If the mere sight of Tai Shan, the roly-poly, goofily gamboling masked bandit of a panda cub now on view at the US National Zoo isn't enough to make you melt, then maybe the crush of his human onlookers, the furious flashing of their cameras and the heated gasps of their mass rapture will do the trick.
Scientists who study the evolution of visual signaling have identified a wide and still-expanding assortment of features and behaviors that make something look cute.
What features and behaviors do think make something look cute?
Cute cues are those that indicate extreme youth, vulnerability, harmlessness and need, scientists say.
"Omigosh, look at him! He is too cute!"
"How adorable! I wish I could just reach in there and give him a big squeeze!"
"He's so fuzzy! I've never seen anything so cute in my life!"
A guard's sonorous voice rises above the burble. "OK, folks, five oohs and aahs per person, then it's time to let someone else step up front."
The six-month-old, 11kg Tai Shan -- whose name means "peaceful mountain" -- is the first surviving giant panda cub ever born at the Smithsonian's zoo. And though the zoo's adult pandas have long been among Washington's top tourist attractions, the public debut of the baby last month has unleashed an almost bestial frenzy here. Some 13,000 timed tickets to see the cub were snapped up within two hours of being released, and almost immediately began trading on eBay for up to US$200 a pair.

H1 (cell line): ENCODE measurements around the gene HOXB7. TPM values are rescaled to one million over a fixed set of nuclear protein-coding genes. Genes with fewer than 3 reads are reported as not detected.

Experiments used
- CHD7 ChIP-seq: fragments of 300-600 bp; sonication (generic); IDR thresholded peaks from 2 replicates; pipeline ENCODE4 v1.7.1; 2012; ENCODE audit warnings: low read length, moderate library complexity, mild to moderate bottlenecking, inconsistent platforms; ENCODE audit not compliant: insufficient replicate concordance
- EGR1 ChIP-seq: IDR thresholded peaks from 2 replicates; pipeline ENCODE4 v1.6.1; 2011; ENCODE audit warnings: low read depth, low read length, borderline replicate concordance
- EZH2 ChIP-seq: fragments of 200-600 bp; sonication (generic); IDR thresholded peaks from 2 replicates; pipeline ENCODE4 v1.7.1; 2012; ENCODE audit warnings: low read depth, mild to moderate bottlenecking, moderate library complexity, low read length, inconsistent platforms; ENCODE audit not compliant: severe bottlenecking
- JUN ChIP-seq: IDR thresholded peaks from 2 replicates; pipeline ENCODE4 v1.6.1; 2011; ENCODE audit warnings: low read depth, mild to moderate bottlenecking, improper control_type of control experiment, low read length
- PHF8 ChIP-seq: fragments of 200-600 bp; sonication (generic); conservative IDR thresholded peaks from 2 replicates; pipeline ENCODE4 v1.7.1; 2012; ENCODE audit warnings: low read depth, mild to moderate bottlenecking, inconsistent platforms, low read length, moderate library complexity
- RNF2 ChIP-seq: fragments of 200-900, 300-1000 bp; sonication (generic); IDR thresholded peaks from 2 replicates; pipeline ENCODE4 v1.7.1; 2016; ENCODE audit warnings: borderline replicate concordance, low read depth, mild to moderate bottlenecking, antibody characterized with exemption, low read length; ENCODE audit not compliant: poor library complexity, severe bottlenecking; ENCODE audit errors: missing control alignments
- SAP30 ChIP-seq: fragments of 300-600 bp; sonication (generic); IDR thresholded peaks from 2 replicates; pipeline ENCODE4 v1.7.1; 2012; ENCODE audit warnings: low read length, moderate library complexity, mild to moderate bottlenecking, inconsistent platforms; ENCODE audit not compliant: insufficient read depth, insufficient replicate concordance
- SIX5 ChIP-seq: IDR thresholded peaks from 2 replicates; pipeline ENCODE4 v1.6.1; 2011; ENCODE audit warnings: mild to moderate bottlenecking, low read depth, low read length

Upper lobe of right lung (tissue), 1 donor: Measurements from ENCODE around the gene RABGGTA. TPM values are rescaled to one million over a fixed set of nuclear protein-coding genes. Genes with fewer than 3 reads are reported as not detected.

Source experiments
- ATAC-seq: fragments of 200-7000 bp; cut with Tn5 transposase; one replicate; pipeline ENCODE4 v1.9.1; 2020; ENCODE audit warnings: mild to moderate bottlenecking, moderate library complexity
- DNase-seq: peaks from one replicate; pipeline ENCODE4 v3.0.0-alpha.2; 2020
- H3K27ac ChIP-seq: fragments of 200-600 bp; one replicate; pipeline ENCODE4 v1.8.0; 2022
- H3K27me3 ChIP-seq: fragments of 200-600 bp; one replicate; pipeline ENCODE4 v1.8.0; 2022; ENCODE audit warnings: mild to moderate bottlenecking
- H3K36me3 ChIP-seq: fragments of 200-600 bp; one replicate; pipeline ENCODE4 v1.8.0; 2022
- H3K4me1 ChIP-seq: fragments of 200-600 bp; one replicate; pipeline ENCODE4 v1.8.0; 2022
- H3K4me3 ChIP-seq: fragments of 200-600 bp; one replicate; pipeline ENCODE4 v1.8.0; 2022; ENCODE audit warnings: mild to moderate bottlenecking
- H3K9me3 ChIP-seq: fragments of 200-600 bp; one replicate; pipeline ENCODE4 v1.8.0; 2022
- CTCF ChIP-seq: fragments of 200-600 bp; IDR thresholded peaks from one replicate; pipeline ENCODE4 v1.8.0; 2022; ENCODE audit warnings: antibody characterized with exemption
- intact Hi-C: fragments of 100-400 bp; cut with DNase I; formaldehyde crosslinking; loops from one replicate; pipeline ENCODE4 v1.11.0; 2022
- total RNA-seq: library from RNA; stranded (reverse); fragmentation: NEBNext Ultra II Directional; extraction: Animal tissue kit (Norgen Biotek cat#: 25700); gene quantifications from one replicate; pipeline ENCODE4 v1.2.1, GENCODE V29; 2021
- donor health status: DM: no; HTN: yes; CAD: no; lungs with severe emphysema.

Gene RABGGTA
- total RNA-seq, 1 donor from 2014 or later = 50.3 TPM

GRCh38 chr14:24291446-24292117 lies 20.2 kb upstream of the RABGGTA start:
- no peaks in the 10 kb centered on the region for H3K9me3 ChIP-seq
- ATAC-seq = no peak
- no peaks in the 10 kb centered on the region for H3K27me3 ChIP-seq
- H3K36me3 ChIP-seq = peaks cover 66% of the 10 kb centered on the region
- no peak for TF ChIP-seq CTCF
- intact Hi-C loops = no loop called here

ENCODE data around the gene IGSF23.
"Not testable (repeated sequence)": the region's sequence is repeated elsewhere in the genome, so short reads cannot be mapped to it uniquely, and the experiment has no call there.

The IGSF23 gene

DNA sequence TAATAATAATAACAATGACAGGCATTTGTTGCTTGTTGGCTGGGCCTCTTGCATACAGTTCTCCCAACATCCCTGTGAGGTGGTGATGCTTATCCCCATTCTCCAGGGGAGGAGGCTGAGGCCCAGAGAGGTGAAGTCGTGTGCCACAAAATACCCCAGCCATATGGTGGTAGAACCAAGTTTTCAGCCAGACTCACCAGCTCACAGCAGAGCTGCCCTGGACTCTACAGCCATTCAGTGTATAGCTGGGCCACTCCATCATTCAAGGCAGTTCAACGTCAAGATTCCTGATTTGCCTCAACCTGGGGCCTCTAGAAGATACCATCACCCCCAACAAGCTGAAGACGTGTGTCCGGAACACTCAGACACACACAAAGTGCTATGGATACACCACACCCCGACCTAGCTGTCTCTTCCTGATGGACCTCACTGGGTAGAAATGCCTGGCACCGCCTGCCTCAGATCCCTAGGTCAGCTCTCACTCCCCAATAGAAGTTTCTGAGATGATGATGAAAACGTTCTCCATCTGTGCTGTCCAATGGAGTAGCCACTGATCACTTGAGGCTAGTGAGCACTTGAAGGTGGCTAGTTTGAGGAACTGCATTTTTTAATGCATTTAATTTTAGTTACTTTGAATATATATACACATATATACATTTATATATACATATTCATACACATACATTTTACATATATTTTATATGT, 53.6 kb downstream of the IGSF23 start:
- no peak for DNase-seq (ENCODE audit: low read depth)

Panda mania is not the only reason that last year proved an exceptionally cute year. Last summer, a movie about another black-and-white charmer, the emperor penguin, became one of the highest-grossing documentaries of all time. Sales of petite, willfully cute cars like the Toyota Prius and the Mini Cooper soared, while those of noncute sport utility vehicles tanked.
Women's fashions opted for the cute over the sensible or glamorous, with low-slung slacks and skirts and abbreviated blouses contriving to present a customer's midriff as an adorable preschool bulge. Even the too big could be too cute. King Kong's newly reissued face has a squashed baby-doll appeal and his passion for Naomi Watts ultimately feels like a serious case of puppy love -- hopeless, heartbreaking, cute.
Scientists who study the evolution of visual signaling have identified a wide and still expanding assortment of features and behaviors that make something look cute: bright forward-facing eyes set low on a big round face, a pair of big round ears, floppy limbs and a side-to-side, teeter-totter gait, among many others.
Cute cues are those that indicate extreme youth, vulnerability, harmlessness and need, scientists say, and attending to them closely makes good Darwinian sense. As a species whose youngest members are so pathetically helpless they can't lift their heads to suckle without adult supervision, human beings must be wired to respond quickly and gamely to any and all signs of infantile desire.
The human cuteness detector is set at such a low bar, researchers said, that it sweeps in and deems cute practically anything remotely resembling a human baby or a part thereof, and so ends up including the young of virtually every mammalian species, fuzzy-headed birds like Japanese cranes, woolly bear caterpillars, a bobbing balloon, a big round rock stacked on a smaller rock, a colon, a hyphen and a close parenthesis typed in succession.